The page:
Tuesday, November 26, 2013
A Connecticut Vampire in King Arthur's Court: Four Genres in One
Is A Connecticut Vampire in King Arthur's Court the best Vampire, Historical, Time-Travel, Romance novel ever written?
No one writes a novel strictly in just one genre; in any work there's always at least a dipping of the toe into something else. The Connecticut Vampire series is no different, but it does go a couple of stages further.
Definitely; I hope the book is accepted as such from the first chapter. Although A Connecticut Vampire in King Arthur's Court looks like just another Vampire/Time-travel romp, it is researched just as thoroughly as my proper historical pieces. Every piece of mainline plot, the characters, battles, weddings, court in-fighting, etc, are pure researched historical fact.
Yes, hopefully just as definitively. The series needs the time-travel element to work. It’s essential to both the plot and the basic nuts and bolts of the story. Many writers have created their own time-travel rules, and again, I'm no different, but hopefully I've also answered the myriad of questions regarding the typical paradoxes that spring up in the genre as a matter of course.
Our hero, the 24 year old Richard DeVere, is a vampire, he’s been one of the new breed for a few years in modern USA. But his usual brash tactics don’t work as well in the 16th century; every time someone dies in his close proximity, he undergoes the ‘shimmer’, a world shaking pause, felt only by him. The ‘shimmer’ is seen as time re-asserting or adjusting itself, but I also try to leave enough of a grey area for the reader to come to their own conclusions. Combined with the fact that everyone is armed with pikes, arrows, and swords, he now must be very circumspect compared to his modern existence. But there is another field which the Connecticut Vampire series fits just as well as the ones above.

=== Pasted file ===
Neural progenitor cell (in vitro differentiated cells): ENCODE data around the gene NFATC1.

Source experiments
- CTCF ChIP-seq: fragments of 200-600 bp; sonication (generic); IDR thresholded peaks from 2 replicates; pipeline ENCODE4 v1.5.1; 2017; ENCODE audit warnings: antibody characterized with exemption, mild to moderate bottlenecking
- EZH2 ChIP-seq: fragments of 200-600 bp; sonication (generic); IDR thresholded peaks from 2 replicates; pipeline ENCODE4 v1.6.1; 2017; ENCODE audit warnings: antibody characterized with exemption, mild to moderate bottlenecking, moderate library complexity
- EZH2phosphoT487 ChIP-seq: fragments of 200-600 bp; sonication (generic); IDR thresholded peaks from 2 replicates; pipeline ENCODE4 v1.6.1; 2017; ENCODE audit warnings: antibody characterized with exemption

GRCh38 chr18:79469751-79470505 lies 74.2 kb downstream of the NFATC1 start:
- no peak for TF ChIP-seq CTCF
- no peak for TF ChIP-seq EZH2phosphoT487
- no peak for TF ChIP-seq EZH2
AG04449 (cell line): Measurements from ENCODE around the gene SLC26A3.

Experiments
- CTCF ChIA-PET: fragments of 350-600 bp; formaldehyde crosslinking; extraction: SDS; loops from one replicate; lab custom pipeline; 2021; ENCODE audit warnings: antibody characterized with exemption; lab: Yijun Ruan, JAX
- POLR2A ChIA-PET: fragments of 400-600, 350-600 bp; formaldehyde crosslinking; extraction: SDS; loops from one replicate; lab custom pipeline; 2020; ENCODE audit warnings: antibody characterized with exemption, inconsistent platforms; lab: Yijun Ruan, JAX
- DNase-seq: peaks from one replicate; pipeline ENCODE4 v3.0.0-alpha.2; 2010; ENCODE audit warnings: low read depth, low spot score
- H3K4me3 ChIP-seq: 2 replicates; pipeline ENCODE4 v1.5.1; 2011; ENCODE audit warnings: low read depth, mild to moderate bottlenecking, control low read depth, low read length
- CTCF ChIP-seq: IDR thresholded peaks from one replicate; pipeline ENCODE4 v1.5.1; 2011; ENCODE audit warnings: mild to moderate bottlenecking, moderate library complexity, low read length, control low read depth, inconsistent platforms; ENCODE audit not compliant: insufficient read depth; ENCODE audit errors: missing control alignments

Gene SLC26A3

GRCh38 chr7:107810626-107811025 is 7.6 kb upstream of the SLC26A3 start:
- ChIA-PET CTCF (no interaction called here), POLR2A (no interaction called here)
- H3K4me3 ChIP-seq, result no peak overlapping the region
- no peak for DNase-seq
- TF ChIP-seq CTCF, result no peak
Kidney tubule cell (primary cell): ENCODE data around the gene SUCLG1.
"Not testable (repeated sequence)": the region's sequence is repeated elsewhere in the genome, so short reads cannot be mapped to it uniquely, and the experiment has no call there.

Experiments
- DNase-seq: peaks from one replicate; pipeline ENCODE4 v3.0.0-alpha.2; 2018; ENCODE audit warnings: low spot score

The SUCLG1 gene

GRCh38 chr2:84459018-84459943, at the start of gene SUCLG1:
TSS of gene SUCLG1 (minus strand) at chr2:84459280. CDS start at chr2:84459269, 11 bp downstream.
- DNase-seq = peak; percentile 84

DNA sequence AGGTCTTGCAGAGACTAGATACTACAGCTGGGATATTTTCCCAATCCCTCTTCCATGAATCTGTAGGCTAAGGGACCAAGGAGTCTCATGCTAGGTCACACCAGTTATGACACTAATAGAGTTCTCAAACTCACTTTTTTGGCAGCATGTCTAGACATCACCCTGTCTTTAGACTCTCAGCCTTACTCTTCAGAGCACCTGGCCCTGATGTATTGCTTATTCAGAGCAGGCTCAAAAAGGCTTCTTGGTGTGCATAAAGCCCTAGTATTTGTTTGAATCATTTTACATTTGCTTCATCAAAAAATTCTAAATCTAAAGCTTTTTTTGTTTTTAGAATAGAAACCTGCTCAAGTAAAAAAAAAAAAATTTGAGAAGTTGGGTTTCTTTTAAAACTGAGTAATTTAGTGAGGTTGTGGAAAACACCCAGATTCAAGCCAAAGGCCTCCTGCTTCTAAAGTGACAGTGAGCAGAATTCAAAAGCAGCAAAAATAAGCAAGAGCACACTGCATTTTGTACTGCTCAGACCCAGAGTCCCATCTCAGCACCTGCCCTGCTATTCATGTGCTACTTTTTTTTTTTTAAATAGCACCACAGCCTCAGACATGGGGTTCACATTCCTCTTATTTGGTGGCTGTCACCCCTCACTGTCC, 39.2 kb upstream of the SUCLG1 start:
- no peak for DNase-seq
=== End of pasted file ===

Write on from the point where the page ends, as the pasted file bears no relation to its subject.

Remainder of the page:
Well, although this book doesn't seem as if it fits the genre, it actually does. Poor Richard actually falls in love. Well, he falls in love as far as a vampire can. The series has a romantically driven arc, so again, ‘yes’, it falls very specifically into this category.
So, in summary, there are at least four genres mixed together here, but I found while writing the stories, that this didn’t make the writing any easier. It also means there are four different ways that a reader can pounce on my mistakes, four different areas where I could trip myself up, throwing the reader out of the story.
With this firmly in my mind from the first concept, I was very conscious of getting my historical facts right in every regard; I needed to root this so well into Tudor England that the historical part became the norm, the smooth rails for the train, so to speak. Once that was achieved, the sci-fi, romance and vampire parts could ride the train in safety.
I’d like to say that the Connecticut Vampire series is my best work to date, but then most parents are in love with their newest sibling, compared to the one that’s been kicking around under their feet for a couple of years. So I will bite my tongue and remain quiet as to my feelings for the Connecticut Vampire series, at least until after I’ve moved on to something else….
So, if these genres interest you, please come along and give the books a try. The high-pitched whistle’s blowing from the big black engine at the front of the Connecticut Vampire train. A huge ‘whoosh’ of steam flows onto the platform, announcing its eagerness to depart the station, and the conductor is shouting “All aboard!” I encourage you to get on board the train and enjoy the smooth ride.